Many companies begin with employing outside lawyers and law firms for their company’s business needs. As a company grows, these needs can be business formations, intellectual property, real estate, employment law, and other functions. Eventually, the scales will tip, and it will be time to hire their first in-house lawyer.
Depending on the type of company, this lawyer will often be a corporate generalist. Sometimes this lawyer will be plucked from the ranks of one of their outside counsel law firms since they already know the company’s business and are a known quantity. An in-house lawyer can be seen as an extravagant expense and hiring legal counsel might not be an obvious addition to your growing business, there are many advantages to hiring one for the home team.
Common Times When Businesses Hire an In-house Lawyer
Consider hiring an attorney as legal insurance. The legal fees you will pay now could end up saving you thousands of dollars in any forthcoming litigation. In-house attorneys execute an array of functions including determining the legal structure of a business (corporation or LLC?), writing contracts, and registering for the appropriate federal trademark and copyright protections. This generalist can be an invaluable part of a team. The need for outside counsel may still continue but should be on a much smaller scale.
- Hire an attorney if you require help determining the ideal legal structure of your business. Attorneys can direct you on the pros and cons of registering your business as a corporation, business partnership or limited liability corporation (LLC). Forming a corporation will require an attorney, however you don’t need an attorney in order to form an LLC or partnership.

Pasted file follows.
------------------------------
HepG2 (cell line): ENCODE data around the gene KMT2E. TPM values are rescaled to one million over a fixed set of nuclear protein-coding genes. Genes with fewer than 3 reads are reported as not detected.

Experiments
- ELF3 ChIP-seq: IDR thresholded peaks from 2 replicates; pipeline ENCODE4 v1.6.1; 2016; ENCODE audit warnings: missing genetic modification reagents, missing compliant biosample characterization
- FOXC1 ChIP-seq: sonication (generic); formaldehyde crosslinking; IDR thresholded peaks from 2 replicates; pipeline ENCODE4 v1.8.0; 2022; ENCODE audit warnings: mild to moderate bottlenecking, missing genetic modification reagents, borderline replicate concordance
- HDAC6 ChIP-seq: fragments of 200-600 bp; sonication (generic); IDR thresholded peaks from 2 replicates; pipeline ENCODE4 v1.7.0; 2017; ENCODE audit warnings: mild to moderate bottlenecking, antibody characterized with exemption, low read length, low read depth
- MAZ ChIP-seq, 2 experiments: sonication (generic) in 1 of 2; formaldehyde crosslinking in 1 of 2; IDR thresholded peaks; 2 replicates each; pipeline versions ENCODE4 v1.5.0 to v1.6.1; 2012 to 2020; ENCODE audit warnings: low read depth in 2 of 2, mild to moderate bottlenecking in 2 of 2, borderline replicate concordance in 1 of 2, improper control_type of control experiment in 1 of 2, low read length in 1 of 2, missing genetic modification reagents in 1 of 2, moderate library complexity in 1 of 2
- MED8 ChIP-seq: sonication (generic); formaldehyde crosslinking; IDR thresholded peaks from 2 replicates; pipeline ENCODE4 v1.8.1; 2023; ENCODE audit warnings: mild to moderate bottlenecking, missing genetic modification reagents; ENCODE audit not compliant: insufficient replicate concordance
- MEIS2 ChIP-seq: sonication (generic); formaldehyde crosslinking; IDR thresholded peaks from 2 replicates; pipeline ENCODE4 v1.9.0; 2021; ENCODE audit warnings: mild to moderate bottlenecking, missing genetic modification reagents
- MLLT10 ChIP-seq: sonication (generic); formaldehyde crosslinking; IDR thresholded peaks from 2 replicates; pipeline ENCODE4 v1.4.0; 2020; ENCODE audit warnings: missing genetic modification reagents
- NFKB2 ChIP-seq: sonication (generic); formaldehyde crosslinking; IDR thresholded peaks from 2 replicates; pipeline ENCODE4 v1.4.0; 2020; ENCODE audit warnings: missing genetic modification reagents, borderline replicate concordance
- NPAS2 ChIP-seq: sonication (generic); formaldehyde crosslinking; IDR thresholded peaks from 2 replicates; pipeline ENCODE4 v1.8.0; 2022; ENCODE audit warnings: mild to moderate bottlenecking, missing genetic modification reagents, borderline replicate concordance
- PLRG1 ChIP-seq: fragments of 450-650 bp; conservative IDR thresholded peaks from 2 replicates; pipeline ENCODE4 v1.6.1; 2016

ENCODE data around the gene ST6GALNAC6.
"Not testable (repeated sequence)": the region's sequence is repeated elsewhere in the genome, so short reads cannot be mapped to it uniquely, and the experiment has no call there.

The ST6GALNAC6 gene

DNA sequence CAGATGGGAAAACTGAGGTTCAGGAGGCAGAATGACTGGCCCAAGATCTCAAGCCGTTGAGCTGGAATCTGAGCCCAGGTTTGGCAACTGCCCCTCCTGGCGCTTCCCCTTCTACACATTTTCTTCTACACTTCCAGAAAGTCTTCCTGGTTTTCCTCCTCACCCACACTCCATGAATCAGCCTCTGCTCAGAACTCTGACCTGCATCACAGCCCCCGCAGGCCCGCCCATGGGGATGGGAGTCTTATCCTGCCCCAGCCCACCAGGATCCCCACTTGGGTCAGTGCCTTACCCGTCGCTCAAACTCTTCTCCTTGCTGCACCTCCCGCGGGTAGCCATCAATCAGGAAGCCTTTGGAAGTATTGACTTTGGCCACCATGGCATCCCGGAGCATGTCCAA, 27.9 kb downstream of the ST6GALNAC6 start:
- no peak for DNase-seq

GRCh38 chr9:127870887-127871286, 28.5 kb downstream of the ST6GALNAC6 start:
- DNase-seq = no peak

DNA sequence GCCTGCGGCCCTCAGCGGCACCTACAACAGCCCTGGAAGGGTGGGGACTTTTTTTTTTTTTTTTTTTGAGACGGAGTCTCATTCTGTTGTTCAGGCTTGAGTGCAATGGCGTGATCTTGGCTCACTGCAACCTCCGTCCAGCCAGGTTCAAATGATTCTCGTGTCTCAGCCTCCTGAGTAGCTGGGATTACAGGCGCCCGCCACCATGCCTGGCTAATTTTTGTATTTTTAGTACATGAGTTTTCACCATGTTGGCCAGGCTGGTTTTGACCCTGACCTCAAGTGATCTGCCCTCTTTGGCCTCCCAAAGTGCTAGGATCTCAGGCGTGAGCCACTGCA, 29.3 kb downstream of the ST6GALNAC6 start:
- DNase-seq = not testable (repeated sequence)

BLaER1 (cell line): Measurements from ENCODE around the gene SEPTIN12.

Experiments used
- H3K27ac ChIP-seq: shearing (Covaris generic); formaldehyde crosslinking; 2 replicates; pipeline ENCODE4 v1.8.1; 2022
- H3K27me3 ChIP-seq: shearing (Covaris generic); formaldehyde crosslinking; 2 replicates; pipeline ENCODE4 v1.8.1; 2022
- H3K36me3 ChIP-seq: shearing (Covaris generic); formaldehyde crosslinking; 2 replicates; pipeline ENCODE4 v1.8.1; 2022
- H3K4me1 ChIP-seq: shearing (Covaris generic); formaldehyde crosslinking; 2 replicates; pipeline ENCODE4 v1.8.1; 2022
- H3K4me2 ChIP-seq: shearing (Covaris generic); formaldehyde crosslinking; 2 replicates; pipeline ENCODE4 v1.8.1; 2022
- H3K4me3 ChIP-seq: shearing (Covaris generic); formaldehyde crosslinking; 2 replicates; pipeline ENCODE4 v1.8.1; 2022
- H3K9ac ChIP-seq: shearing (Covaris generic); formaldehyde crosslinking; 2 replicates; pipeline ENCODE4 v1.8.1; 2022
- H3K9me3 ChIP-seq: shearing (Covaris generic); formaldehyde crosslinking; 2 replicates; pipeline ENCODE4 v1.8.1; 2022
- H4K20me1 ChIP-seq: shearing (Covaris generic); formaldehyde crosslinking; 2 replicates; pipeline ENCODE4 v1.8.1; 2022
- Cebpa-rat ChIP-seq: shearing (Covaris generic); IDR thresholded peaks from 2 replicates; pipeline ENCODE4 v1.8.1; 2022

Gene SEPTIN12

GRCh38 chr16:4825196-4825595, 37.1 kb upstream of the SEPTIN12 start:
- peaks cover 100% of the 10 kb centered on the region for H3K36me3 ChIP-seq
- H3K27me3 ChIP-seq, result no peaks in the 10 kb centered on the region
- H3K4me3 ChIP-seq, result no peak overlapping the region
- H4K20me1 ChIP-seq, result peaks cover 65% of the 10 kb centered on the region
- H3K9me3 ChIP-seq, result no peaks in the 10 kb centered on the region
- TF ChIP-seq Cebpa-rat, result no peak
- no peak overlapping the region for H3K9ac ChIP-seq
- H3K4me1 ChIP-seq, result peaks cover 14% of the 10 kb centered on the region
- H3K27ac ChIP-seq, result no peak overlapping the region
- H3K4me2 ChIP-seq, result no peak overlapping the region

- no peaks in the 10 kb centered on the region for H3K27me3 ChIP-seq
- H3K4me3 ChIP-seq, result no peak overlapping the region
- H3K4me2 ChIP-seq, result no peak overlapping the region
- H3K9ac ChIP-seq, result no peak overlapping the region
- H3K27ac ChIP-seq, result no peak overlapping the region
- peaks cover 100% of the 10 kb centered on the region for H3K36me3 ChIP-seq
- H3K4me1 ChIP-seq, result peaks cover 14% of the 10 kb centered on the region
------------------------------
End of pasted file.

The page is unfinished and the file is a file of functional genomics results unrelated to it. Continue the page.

- Employ an attorney when negotiating real estate leases, big sales agreements, or when drafting contracts. Often times, legal documents will include several pages of complicated “legalese” that can confuse even the smartest people. Your lawyer will review the document thoroughly and carefully, ensuring there are no surprises before you sign any large-scale agreement.
- Litigation is the most common time when people will look for the services of an attorney. Lawsuits typically range from federal/state law violations, environmental, employment, or governmental matters. Law firms and lawyers specialize in a wide variety of practice areas. Make sure you hire an attorney who specializes in your particular legal issue.
- If your business is centered on technology or innovation, maybe consider an attorney with a background in intellectual property. An IP attorney can guide you through the lengthy patent application and registration process. Also, handle Trademark searches and filings with the Patent & Trademark Office (USPTO).
Characteristics of a Good In-house Counsel Candidate
A business orientation, willingness to learn and ability to balance agility with experience all come together in an individual who can proactively guide a company forward. Ultimately a company needs a lawyer who is willing to make decisions and recommendations versus simply providing possible options without an accompanying opinion.
This new hire should be a lawyer that will give direct, informed advice about which option is best for the company. This person should also be a trusted advisor offering valued advice regarding all aspects of the business and providing a legal and ethical approach to follow.